Baptist polity alive and well at SBC Annual Meeting
We have all heard it jokingly said, “Wherever you get two Baptists together, you will have three opinions.”
That’s why when you get 10,000 or so Baptists together – in addition to other guests and the media – you never quite know what will happen.
That was the case at the recent annual meeting in Dallas.
For example, numerous Baptists told me prior to the annual meeting that North Carolina pastor J.D. Greear would be easily elected SBC president. Upon arrival in Dallas, just as many Baptists I spoke to were convinced of just the opposite.
In the end, the original pronouncement was correct. Greear won over Ken Hemphill by a wide margin.
The handling of convention business by messengers was – for the most part – went on as expected. However, some anxious moments ensued during discussion regarding a motion that called for the resignation of the Southwestern Seminary trustee executive committee because of how former seminary president Paige Patterson’s recent termination was handled.
As you may know, religious and secular journalists are provided a special Press Room by Baptist Press, of the SBC Executive Committee, for a live video and audio feed of the proceedings.
I think this was the first year in many years that I did not set foot in the actual meeting hall because the activity in and around the newsroom was so busy.
What’s more, the newsroom had a bit of unexpected excitement on the last day when an independent journalist was escorted out of the convention center by Dallas police. We are working on trying to find out exactly what happened and hope to have an accurate account soon.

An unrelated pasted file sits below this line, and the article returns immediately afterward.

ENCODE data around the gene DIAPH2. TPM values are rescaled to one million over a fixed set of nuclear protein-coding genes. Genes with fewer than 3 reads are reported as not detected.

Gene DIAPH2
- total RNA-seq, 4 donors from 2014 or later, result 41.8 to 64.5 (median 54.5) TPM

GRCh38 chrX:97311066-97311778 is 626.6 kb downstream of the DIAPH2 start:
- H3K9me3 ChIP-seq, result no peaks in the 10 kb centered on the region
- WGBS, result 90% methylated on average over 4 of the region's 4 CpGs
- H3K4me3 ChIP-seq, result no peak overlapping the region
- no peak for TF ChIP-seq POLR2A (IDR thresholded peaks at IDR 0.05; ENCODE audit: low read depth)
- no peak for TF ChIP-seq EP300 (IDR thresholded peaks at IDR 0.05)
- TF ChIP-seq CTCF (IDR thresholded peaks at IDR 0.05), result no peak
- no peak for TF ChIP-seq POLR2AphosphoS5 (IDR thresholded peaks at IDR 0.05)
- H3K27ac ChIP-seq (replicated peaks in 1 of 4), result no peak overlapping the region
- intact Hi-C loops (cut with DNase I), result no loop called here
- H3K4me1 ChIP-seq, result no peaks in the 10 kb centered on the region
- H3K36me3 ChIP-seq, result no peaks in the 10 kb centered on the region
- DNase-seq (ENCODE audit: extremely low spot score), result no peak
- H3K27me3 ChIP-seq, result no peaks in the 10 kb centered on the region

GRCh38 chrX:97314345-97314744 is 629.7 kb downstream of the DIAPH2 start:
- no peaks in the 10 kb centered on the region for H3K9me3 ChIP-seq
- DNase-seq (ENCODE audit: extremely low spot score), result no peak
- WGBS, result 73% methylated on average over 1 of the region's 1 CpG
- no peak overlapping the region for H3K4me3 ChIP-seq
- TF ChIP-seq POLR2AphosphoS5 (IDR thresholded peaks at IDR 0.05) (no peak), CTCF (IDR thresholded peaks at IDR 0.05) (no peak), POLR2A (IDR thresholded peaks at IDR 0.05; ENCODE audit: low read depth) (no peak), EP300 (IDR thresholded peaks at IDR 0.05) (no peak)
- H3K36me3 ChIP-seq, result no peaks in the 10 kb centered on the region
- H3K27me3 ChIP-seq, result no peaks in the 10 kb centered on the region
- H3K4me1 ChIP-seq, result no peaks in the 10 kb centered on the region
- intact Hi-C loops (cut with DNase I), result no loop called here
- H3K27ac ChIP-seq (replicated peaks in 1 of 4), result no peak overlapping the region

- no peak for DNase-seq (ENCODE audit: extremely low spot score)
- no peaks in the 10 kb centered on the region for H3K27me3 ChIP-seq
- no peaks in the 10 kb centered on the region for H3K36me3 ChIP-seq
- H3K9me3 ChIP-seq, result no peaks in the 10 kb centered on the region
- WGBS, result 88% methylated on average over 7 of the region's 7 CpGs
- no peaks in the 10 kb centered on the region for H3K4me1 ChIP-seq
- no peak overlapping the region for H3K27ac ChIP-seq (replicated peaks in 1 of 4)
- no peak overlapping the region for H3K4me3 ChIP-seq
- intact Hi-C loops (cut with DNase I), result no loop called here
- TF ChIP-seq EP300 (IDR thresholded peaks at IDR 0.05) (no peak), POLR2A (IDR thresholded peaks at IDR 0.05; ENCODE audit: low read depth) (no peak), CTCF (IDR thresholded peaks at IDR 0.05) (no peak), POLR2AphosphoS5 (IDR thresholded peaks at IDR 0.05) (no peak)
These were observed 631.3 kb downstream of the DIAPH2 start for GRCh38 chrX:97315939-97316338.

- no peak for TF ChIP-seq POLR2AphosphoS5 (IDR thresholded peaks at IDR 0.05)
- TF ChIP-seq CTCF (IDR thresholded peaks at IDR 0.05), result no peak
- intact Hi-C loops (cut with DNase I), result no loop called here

As usual, Baptists made their mark on the host city by extensive canvassing and the sharing of the gospel during Crossover as well as by sponsoring a Harvest America crusade at AT&T Stadium.
I wonder what caused the upswing in attendance this year. Was it simply the Paige Patterson controversy or the presidential election or a combination of both?
Another unexpected controversy arose when Vice President Mike Pence spoke to messengers on Wednesday morning of the convention (see related Letter to the Editor below).
It appeared to me that messenger support was about 50/50 on Pence speaking at the annual meeting. For me, if the vice president could have left out most of the middle (political) part of his speech, it would have been great.
But I guess that’s what we should have expected after all, because that’s why he came.
In the end, it is good to know that we have a born again man of faith advising the most powerful man in the world.
It was good to see resolutions approved by messengers addressing the dignity and protection of women.
Another motion designed to protect churches from sexual predators by establishing a national database was passed on to the SBC Executive Committee for evaluation. Honestly, I understand the autonomy of our churches and all, but it seems to me that some type of voluntary database for use by churches in the hiring process could be useful.
Baptists continued to express displeasure with Russell Moore and the Ethics and Religious Liberty Commission, introducing a motion to defund the commission and shift its funding to the International Mission Board, but the motion was defeated.
That’s a bit of what happened at our Baptist meeting that caught my attention. Baptist polity appears to be alive and well in 2018.
Tim Yarbrough is editor/executive director of the ABN.